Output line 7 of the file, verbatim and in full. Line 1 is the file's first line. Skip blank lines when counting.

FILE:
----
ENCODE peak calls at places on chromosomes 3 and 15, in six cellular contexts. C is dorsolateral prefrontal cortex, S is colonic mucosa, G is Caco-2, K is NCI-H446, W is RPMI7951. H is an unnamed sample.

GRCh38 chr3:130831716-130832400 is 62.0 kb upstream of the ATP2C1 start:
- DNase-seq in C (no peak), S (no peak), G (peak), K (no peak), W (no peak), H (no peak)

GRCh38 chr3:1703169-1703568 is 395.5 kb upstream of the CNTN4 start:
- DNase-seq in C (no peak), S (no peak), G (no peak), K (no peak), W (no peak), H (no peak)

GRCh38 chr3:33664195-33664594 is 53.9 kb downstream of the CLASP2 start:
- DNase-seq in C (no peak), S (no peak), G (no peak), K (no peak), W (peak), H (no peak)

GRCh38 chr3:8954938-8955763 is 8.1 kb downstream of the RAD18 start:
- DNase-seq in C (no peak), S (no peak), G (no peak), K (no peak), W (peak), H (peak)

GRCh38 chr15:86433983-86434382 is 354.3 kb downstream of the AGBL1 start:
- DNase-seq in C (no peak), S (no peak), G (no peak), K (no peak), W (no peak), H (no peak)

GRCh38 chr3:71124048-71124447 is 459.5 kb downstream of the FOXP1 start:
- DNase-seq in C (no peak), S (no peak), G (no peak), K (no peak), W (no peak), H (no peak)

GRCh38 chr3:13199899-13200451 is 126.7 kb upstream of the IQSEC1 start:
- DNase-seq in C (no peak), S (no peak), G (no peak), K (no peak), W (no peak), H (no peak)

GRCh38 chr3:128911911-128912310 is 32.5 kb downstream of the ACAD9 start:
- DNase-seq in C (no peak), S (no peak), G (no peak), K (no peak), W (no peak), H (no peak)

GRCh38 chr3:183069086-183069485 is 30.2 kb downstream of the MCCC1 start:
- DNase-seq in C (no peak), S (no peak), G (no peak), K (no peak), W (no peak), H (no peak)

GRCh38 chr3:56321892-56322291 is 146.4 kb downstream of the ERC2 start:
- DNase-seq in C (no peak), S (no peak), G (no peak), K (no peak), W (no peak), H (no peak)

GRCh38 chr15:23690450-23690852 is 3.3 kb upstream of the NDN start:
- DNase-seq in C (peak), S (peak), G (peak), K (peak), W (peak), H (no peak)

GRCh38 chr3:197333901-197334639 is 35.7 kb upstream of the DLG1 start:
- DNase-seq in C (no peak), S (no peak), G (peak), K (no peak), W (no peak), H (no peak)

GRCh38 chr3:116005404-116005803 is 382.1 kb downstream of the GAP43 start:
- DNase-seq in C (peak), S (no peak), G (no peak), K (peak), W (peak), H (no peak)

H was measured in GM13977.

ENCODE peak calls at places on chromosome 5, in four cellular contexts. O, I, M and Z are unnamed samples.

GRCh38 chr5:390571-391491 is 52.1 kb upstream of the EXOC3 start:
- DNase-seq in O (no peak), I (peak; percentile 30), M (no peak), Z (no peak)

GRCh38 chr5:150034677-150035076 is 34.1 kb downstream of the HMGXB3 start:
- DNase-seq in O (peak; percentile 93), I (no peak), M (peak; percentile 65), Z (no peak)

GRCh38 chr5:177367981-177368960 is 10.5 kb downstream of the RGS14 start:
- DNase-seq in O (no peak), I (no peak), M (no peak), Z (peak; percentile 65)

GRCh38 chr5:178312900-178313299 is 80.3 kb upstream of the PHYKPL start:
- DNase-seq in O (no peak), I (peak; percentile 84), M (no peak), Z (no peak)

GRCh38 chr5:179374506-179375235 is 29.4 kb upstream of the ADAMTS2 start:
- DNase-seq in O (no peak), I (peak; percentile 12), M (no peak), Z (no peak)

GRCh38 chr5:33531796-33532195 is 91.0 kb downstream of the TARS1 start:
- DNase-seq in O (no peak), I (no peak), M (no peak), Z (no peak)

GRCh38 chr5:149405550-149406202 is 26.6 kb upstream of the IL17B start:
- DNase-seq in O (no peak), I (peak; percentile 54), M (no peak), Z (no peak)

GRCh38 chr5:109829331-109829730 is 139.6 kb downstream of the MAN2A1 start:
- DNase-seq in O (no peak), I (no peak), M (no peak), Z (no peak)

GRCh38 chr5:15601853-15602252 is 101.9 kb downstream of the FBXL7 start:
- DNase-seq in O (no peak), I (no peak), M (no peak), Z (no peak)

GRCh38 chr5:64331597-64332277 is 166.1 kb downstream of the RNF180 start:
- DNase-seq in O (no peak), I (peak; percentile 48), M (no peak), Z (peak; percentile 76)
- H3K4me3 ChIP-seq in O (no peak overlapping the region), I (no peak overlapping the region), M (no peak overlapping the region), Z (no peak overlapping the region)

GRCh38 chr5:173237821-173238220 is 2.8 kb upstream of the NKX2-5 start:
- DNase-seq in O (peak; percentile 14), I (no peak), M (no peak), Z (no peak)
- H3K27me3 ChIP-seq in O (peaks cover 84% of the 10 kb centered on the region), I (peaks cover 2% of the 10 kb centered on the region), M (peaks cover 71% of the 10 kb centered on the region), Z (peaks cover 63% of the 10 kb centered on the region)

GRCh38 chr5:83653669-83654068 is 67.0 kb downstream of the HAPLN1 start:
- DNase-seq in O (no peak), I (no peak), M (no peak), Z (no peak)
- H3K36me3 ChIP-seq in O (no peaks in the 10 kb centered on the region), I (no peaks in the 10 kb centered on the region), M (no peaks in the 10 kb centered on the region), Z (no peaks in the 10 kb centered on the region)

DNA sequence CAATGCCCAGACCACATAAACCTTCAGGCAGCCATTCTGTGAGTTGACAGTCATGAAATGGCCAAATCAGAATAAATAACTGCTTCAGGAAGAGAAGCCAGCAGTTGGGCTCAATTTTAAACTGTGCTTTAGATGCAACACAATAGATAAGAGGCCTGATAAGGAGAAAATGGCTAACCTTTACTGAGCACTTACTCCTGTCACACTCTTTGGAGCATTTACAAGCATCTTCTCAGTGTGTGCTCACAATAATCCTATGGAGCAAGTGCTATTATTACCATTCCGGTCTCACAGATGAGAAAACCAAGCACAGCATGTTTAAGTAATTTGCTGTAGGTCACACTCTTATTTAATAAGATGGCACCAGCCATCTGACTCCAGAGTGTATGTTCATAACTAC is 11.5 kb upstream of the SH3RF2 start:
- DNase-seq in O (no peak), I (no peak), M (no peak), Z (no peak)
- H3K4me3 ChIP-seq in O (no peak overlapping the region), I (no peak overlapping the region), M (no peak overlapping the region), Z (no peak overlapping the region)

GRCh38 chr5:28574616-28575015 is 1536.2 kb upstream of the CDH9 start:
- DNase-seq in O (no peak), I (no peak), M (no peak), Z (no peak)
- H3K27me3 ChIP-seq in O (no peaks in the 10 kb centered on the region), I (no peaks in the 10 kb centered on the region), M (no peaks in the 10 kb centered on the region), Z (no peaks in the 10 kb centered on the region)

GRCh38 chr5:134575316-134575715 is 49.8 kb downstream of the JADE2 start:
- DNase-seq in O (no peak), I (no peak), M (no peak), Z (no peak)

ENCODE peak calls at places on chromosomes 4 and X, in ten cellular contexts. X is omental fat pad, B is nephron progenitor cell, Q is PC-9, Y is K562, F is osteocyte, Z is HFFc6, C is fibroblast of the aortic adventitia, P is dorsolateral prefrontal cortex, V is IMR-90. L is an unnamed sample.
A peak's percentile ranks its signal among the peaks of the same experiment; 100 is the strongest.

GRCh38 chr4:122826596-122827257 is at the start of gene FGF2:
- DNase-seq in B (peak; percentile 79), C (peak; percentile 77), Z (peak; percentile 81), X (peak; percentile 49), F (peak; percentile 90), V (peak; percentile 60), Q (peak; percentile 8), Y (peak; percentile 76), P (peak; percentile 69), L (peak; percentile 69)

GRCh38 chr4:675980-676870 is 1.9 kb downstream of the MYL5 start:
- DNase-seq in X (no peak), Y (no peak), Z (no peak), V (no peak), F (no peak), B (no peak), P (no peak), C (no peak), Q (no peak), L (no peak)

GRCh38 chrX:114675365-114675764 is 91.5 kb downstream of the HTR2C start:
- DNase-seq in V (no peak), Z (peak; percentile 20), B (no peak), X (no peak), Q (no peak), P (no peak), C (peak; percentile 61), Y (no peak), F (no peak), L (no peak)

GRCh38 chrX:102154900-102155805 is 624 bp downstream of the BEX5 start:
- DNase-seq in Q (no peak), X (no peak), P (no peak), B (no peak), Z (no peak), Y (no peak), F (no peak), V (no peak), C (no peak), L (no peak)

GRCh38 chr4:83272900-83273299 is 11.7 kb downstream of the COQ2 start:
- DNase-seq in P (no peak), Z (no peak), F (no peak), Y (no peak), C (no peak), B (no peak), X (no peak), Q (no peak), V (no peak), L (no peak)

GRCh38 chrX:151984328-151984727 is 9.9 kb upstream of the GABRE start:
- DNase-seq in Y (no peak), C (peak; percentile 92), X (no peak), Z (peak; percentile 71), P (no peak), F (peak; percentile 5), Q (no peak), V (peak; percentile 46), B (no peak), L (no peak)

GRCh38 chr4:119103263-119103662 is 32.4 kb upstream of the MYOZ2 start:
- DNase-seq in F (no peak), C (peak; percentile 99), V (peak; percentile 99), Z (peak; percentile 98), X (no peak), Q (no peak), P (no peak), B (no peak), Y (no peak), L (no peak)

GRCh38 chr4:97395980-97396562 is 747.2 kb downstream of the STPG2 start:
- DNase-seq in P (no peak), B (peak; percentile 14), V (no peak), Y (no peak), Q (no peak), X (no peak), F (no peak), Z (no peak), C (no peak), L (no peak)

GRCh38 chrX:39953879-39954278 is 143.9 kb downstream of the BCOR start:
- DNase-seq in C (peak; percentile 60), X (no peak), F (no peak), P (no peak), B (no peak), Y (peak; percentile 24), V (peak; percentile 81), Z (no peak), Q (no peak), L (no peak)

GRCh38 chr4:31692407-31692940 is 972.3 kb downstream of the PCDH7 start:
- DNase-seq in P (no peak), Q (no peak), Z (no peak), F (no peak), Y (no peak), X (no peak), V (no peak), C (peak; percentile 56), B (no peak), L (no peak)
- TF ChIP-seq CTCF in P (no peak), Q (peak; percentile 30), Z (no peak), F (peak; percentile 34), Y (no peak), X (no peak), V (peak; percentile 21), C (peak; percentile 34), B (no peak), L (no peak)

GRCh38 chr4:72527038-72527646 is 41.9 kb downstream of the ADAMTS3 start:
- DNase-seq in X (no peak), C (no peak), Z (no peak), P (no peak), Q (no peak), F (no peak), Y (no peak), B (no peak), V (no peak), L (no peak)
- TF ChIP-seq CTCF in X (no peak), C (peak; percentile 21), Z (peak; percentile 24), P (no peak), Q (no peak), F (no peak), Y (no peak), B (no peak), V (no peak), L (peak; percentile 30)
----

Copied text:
- DNase-seq in C (no peak), S (no peak), G (no peak), K (no peak), W (peak), H (no peak)